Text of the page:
In the greenhouse, keep relative humidity below 85 percent to decrease fungal sporulation and disease development. The use of computer control systems for environmental modification allows reduction of humidity levels to less than 85%. Reduce condensation by using horizontal air flow (HAF). HAF fans help to keep air moving in the greenhouse and to prevent cold spots developing where condensation occurs. Condensation can also be reduced by heating and venting the warm, moist greenhouse air. Heat and vent 2 to 3 times per hour in the evening after the sun sets and early in the morning at sunrise. Always water early in the day, so leaves can dry before nightfall. Use drip irrigation whenever feasible. Maintain proper plant spacing to reduce humidity levels within the plant canopy.

Downy mildew on coreopsis
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Downy mildew on snapdragon

Monitoring
Become familiar with the symptoms on susceptible crops and regularly scout to detect downy mildew early when fungicides are more effective. With a 10 to 20x handlens, look on the underside of leaves for the gray, purple, brown or white blooms of sporangia (microscopic stalks bearing spores). The fungal stalks may branch in a pattern that looks like “deer antlers”.

Sanitation
Remove all infected plants. Spores can be easily moved from plant to plant. Downy mildew may be carried over in infected plant debris in the soil and in weed hosts.

Chemical Controls
Protect susceptible crops with preventative fungicide applications during cool, wet weather. Repeated applications may be needed. Rotate among fungicide classes to delay the development of resistance. See the most recent edition of New England Greenhouse Floriculture Guide: A Management Guide for Insects, Diseases, Weeds and Growth Regulators for more specific up-to-date recommendations.

Leanne Pundt, Extension Educator, University of Connecticut
Photos by Leanne Pundt

References:
Chase, A. R. 2002. Cool, wet conditions are catalysts for downy mildew disease. Greenhouse Business. January 2002. 23-24.

Daughtrey, M. 2002. Downy Mildews on Flower Crops. GrowerTalks. Feb 2002. 64-66.

Daughtrey, M.L., R. Wick and J. Peterson. 1995. Compendium of Flowering Potted Plant Diseases. The American Phytopathological Society, St. Paul. Minnesota. 90 pp.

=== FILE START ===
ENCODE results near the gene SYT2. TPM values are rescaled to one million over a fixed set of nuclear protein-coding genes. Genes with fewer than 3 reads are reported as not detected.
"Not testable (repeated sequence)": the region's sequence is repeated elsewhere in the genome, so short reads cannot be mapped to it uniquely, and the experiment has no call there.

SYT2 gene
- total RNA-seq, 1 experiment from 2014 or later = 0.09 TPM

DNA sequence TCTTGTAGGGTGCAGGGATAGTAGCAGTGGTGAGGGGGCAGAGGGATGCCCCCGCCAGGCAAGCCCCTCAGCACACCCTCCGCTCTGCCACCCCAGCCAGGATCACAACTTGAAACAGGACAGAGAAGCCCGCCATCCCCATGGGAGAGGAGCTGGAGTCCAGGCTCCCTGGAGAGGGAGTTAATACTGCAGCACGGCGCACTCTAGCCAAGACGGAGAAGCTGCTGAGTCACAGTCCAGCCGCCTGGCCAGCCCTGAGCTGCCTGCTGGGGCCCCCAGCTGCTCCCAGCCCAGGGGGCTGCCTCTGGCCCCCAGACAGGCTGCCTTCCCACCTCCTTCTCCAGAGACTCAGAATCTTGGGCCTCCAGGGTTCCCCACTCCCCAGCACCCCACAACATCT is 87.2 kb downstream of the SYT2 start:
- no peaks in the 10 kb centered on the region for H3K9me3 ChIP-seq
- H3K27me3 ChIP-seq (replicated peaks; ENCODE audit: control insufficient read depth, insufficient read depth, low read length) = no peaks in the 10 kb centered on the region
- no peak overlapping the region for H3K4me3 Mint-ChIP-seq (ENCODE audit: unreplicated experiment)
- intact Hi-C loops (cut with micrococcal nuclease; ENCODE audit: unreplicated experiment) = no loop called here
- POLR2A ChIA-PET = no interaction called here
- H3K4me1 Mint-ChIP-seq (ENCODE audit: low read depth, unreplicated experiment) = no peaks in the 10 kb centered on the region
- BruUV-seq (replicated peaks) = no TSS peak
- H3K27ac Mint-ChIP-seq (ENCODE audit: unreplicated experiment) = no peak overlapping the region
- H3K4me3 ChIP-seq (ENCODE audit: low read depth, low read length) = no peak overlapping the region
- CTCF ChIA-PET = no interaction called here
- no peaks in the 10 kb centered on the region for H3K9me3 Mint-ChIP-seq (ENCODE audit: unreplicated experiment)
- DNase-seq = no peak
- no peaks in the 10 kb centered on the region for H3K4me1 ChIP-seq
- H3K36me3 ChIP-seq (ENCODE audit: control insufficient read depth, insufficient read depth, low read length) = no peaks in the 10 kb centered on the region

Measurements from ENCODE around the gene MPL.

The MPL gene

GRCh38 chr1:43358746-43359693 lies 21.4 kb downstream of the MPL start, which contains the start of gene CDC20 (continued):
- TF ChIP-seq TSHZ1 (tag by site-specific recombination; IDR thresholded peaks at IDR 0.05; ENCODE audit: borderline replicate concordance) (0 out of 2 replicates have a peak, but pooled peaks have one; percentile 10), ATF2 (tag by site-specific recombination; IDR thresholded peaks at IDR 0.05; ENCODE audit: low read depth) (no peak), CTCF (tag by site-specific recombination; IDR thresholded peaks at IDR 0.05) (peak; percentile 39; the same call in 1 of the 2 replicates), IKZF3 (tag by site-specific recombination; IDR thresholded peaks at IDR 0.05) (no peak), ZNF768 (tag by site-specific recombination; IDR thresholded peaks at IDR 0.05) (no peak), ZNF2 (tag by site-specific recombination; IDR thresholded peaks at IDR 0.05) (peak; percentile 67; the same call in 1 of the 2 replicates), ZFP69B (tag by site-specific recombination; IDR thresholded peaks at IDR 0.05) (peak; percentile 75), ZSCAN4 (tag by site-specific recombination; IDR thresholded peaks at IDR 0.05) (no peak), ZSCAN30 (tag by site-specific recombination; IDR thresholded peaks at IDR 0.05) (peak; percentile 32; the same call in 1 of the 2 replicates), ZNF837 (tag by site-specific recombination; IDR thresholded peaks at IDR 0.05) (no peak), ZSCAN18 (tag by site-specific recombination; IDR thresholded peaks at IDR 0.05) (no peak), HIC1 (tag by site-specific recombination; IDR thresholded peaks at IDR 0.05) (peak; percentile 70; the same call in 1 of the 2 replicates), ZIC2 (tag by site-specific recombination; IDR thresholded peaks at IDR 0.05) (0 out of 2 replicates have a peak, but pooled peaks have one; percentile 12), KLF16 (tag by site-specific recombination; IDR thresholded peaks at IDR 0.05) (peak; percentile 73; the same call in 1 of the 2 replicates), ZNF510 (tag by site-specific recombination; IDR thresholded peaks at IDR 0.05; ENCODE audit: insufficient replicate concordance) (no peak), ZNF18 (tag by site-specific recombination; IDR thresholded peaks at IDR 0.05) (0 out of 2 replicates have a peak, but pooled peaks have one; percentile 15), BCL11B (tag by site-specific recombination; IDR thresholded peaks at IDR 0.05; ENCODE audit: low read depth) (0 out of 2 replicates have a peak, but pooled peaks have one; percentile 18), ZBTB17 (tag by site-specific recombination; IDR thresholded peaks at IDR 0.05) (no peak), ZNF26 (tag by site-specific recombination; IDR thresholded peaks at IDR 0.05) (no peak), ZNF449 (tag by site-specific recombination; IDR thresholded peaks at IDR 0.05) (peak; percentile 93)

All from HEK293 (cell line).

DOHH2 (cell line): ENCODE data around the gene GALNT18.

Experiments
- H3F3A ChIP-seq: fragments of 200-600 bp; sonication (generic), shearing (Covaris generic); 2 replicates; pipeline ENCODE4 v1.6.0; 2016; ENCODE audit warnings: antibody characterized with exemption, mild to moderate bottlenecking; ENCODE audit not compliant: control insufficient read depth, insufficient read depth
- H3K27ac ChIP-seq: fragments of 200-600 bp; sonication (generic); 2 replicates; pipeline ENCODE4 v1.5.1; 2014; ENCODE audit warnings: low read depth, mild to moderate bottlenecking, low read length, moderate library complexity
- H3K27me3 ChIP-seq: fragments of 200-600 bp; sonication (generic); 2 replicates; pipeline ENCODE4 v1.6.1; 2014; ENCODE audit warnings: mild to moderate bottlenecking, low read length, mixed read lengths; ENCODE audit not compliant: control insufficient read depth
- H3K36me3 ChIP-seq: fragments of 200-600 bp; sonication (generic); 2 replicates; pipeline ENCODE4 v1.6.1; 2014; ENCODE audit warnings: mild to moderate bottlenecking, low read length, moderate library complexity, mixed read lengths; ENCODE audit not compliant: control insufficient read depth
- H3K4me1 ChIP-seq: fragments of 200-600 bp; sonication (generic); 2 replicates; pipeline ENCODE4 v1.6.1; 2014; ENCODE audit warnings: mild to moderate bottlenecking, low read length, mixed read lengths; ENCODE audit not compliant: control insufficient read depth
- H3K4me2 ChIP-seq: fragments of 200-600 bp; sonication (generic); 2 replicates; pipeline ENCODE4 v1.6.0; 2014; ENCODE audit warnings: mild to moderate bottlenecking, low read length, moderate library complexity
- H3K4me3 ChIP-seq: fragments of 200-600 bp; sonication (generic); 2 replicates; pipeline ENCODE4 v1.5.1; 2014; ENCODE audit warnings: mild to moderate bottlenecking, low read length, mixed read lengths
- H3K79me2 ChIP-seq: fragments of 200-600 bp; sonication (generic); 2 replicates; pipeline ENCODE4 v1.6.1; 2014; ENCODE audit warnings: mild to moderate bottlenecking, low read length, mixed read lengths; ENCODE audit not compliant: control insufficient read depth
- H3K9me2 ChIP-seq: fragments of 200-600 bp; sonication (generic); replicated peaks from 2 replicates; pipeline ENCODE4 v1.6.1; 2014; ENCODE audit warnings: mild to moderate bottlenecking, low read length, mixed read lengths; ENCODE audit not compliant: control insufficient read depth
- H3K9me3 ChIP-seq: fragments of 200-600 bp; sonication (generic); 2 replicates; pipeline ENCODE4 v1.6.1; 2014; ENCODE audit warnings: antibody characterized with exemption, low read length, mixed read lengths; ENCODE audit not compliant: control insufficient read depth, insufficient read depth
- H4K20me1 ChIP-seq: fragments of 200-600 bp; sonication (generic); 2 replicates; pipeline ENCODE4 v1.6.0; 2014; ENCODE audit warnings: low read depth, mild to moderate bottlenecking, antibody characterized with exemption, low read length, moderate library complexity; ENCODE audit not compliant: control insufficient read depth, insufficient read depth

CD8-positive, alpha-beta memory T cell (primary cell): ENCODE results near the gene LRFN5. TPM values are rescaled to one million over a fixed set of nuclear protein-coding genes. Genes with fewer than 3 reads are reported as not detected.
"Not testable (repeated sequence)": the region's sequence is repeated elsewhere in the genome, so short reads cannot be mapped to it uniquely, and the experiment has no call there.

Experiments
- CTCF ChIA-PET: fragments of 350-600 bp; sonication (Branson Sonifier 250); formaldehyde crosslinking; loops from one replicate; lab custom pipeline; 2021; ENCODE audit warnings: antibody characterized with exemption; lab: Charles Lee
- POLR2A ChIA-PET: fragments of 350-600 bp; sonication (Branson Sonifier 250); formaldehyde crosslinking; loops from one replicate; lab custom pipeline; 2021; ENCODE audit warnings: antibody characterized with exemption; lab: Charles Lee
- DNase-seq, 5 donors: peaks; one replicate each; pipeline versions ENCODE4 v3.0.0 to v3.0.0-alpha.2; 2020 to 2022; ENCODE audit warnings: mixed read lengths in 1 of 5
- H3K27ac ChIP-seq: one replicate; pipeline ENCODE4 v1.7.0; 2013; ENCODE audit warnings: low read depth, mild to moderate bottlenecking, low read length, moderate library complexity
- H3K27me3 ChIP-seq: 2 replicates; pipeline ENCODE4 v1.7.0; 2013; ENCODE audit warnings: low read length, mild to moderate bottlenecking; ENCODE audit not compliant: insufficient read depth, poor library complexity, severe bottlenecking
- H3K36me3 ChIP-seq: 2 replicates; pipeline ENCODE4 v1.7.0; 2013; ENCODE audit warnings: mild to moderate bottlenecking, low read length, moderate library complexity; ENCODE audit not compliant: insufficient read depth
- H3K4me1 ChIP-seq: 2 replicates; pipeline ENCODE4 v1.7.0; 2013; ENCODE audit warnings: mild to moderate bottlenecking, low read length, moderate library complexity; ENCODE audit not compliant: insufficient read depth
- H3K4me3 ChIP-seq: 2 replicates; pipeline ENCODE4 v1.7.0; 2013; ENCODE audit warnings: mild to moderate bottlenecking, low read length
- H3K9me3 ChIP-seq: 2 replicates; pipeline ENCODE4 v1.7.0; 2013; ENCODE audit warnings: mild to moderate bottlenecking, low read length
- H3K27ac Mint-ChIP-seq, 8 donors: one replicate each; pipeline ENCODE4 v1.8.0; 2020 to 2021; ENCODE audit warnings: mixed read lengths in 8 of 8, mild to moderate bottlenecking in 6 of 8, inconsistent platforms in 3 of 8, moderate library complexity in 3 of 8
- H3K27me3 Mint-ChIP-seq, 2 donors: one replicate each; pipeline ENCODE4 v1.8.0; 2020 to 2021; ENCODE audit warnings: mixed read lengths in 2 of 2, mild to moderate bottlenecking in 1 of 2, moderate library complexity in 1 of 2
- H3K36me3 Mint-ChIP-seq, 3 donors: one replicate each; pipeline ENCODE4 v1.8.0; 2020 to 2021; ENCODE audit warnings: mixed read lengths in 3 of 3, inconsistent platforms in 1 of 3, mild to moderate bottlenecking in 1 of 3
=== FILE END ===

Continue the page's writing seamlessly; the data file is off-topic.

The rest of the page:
Hausbeck, M.K. 2002. Controlling Downy Mildews. Michigan State University Greenhouse Alert Newsletter. May 9, 2002.

Holcomb, G. E. 2000. First Report of Downy Mildew Caused by Peronospora lamii on Salvia splendens and Salvia coccinea. Plant Disease. 84:1154.

Information on our site was developed for conditions in the Northeast. Use in other geographical areas may be inappropriate.

The information in this material is for educational purposes. The recommendations contained are based on the best available knowledge at the time of printing. Any reference to commercial products, trade or brand names is for information only, and no endorsement or approval is intended. The Cooperative Extension system does not guarantee or warrant the standard of any product referenced or imply approval of the product to the exclusion of others which also may be available.All agrochemicals/pesticides listed are registered for suggested uses in accordance with federal and Connecticut state laws and regulations as of the date of printing. If the information does not agree with current labeling, follow the label instructions. The label is the law.Warning! Agrochemicals/pesticides are dangerous. Read and follow all instructions and safety precautions on labels. Carefully handle and store agrochemicals/pesticides in originally labeled containers immediately in a safe manner and place. Contact the Connecticut Department of Environmental Protection for current regulations.The user of this information assumes all risks for personal injury or property damage.Issued in furtherance of Cooperative Extension work, Acts of May 8 and June 30, 1914, in cooperation with the U.S. Department of Agriculture. Kirklyn M. Kerr, Director, Cooperative Extension System, The University of Connecticut, Storrs. The Connecticut Cooperative Extension System offers its programs to persons regardless of race, color, national origin, sex, age or disability and is an equal opportunity employer